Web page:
by Becki Retzlaff
Auburn University is home to some excellent examples of green buildings, and Auburn has made commitments to purchasing sustainable equipment and construction materials for new buildings. One fine example of such a building is the new Jay and Susie Gouge Performing Arts Center, which is certified by LEED at the Gold level. Gold LEED rating is an impressive accomplishment for such a large building. Auburn purchased local and recyclable materials for construction and used high efficiency fixtures and equipment in the building. The sustainable features in the Gouge Center make it a great example of how Auburn is making sustainable purchasing and construction decisions.
What about the older buildings on campus? Can old, treasured buildings such as Comer Hall, Samford Hall, Langdon Hall, and Langdon Annex be sustainable, or are we stuck with poorly performing and unsustainable buildings in the name of historic preservation?
Historic preservationists like to point out that the greenest building is one that is already built. To consider the sustainability of older buildings, we must make the distinction between embodied energy and operational energy. Embodied energy is the amount of energy required to construct a building and transport materials to a site. When we demolish a building, we lose all its embodied energy, plus we use more energy for demolition and increase waste and transportation. Operational energy is the amount energy that goes into the day-to-day operation of a building. Older buildings are great at embodied energy, but often less great at operational energy (although they can be improved).
Sustainability decisions are often about taking a long view, such as making purchasing decisions toward things that will last a long time, so they don’t end up in a landfill or need to be replaced. If we take a long view of sustainability, we can view Langdon Hall, the oldest building on campus, as an excellent example of sustainable construction and purchasing. It has lasted 176 years! Considering that the typical lifespan of a building is around 30 years, Langdon Hall has outlived six buildings, and has avoided six buildings worth of construction waste from being sent to landfalls. It has also saved six new replacement buildings from having to be built, and all the potential materials and energy that would have gone into construction of those buildings had Langdon been demolished 30 years after it was constructed.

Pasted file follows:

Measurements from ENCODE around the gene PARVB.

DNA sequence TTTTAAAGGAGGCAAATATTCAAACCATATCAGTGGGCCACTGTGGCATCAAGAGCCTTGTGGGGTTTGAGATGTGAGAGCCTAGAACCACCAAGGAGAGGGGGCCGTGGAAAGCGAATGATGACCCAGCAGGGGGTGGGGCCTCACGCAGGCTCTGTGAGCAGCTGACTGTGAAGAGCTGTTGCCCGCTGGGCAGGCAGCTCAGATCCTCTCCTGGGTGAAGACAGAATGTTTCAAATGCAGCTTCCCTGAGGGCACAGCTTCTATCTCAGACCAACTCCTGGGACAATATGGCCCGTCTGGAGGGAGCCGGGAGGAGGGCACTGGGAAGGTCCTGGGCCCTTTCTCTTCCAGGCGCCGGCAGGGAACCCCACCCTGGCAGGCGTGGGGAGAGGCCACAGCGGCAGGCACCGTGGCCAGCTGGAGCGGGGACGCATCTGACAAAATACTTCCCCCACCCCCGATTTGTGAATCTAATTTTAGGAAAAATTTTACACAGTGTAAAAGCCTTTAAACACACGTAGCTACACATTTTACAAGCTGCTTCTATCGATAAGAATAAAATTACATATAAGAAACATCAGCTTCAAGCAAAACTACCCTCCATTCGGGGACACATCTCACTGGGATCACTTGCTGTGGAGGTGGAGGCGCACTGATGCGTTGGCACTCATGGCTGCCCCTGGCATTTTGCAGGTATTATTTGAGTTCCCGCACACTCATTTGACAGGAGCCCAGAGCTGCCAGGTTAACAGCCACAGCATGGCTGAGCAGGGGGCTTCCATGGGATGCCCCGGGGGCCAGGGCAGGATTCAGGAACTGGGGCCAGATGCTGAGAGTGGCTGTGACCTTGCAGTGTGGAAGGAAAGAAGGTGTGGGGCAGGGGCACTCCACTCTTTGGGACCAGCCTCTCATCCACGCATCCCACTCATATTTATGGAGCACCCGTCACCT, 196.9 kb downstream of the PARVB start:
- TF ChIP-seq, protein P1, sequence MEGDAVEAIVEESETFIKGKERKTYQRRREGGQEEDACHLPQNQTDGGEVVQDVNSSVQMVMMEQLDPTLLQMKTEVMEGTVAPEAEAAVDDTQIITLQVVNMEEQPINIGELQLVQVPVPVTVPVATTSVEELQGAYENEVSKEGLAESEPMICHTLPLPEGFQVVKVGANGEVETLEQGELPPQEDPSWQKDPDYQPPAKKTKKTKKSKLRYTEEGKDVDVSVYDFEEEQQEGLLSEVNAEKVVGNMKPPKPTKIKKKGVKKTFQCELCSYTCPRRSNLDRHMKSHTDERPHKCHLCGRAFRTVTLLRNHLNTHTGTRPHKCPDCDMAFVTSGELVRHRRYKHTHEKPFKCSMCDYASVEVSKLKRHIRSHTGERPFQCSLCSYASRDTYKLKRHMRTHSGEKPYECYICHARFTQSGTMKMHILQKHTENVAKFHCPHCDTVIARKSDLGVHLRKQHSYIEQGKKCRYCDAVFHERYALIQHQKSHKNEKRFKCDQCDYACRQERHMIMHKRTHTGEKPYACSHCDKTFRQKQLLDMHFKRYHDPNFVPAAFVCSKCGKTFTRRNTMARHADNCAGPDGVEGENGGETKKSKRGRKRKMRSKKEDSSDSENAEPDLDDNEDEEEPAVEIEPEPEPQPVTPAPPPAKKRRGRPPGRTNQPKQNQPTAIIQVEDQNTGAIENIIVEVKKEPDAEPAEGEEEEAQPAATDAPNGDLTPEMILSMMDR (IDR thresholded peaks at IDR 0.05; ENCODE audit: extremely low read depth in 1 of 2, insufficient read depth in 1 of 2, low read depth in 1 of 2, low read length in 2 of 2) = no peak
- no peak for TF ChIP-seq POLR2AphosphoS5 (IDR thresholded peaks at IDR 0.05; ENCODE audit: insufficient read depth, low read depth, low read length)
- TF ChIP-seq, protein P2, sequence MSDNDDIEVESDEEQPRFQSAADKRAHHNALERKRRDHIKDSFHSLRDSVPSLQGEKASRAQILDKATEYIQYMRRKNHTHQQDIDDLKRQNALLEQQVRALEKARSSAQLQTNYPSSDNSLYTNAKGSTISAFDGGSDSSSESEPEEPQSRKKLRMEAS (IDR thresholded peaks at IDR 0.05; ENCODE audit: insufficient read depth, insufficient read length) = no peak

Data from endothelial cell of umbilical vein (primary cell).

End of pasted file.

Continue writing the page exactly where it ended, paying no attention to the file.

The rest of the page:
Old buildings like Langdon Hall also contain traditional green wisdom that has evolved over centuries, and informed building efficiency. Wide eaves can shade indoor spaces from the hot Alabama sun, and operable windows can be opened to allow indoor spaces to cool without using air conditioning. How a building is situated on a lot and the placement of windows can take advantage of the sun for heating and cooling.
I hope the Gouge Center and other new LEED certified buildings on campus last as long as buildings like Langdon Hall, making all of the energy that went into constructing them even more sustainable. Maybe someday they will become one of our historic and sustainable treasures like Langdon Hall.
Becki Retzlaff is the Director of Auburn University’s Academic Sustainability Program.
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